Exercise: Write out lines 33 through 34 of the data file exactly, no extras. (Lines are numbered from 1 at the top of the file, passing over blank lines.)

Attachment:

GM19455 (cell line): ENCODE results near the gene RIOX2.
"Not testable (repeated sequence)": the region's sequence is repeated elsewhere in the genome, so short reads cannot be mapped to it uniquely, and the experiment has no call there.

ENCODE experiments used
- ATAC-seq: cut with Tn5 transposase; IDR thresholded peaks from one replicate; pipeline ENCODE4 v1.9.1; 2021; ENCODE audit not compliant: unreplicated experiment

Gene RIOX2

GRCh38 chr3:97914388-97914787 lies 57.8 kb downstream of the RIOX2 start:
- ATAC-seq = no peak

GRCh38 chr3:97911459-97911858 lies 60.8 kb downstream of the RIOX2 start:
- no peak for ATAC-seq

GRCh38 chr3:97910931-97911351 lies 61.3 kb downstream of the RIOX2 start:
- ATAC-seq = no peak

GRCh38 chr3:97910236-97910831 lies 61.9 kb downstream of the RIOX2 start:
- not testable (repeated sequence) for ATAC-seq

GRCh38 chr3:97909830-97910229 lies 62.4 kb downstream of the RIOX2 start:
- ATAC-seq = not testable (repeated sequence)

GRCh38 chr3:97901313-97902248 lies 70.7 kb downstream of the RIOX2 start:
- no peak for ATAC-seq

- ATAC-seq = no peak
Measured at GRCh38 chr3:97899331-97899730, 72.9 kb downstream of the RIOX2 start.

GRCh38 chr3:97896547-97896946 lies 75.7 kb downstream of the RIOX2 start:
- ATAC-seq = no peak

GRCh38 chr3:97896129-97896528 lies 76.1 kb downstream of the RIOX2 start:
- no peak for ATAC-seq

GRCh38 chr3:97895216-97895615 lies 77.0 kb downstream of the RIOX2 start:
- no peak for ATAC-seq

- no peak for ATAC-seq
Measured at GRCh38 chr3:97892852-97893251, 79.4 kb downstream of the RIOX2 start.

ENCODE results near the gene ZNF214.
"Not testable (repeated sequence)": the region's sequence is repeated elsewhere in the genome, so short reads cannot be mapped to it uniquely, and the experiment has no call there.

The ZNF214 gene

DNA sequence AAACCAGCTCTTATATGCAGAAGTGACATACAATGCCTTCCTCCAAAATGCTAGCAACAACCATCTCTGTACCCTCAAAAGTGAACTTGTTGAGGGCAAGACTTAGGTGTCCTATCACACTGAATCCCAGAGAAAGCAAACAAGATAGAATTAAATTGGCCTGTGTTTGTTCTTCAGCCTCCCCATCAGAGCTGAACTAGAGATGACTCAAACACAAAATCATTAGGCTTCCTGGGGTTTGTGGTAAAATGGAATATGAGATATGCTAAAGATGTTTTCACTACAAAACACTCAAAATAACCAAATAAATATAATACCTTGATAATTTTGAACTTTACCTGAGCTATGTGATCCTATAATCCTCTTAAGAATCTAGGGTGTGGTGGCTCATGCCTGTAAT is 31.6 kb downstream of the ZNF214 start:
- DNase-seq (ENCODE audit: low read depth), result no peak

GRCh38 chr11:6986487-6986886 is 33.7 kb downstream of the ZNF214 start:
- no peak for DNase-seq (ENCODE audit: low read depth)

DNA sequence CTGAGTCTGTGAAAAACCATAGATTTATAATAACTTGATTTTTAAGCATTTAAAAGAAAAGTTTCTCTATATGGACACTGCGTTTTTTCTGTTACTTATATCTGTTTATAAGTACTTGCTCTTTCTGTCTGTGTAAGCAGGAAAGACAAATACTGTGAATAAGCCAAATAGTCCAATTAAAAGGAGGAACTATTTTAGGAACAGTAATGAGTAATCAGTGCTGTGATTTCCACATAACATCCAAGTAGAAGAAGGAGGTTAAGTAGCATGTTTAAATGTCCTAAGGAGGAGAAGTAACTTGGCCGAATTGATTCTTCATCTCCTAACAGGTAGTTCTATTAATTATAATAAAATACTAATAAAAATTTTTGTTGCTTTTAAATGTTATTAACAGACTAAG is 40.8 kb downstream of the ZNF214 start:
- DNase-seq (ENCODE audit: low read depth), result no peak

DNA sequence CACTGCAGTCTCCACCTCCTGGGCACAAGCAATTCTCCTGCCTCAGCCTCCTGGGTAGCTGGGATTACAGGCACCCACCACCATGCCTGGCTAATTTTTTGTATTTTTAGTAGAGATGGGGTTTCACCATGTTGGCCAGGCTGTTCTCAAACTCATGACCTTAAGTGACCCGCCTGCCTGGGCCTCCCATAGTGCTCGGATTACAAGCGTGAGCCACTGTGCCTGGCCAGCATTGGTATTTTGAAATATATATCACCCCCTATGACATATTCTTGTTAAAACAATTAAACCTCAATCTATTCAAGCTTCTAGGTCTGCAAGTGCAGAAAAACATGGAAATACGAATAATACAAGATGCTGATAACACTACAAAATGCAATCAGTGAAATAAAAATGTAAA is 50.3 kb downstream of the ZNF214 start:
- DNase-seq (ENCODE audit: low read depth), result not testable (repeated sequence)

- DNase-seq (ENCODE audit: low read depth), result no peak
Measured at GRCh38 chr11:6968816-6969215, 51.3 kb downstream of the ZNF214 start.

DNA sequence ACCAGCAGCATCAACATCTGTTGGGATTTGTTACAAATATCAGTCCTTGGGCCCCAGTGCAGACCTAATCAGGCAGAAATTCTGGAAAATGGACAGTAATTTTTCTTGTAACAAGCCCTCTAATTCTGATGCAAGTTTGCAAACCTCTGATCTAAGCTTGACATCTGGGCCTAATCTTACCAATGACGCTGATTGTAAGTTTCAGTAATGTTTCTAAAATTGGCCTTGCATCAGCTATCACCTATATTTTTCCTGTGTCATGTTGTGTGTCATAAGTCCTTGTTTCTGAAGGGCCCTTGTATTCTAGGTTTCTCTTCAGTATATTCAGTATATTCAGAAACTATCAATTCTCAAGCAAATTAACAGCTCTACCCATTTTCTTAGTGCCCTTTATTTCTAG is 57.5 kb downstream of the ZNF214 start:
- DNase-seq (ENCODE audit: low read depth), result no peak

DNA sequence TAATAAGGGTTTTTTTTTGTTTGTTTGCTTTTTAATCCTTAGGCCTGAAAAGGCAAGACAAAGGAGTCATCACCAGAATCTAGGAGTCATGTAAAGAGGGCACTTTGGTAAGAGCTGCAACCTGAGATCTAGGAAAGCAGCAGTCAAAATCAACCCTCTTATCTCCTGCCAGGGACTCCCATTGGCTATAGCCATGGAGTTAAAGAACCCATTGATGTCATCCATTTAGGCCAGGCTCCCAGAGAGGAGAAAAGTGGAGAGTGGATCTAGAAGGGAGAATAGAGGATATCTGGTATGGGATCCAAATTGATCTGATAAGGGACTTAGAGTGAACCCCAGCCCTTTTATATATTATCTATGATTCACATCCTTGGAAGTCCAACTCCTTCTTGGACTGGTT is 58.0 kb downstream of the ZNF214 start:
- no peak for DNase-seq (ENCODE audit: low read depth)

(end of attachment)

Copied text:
GRCh38 chr11:6986487-6986886 is 33.7 kb downstream of the ZNF214 start:
- no peak for DNase-seq (ENCODE audit: low read depth)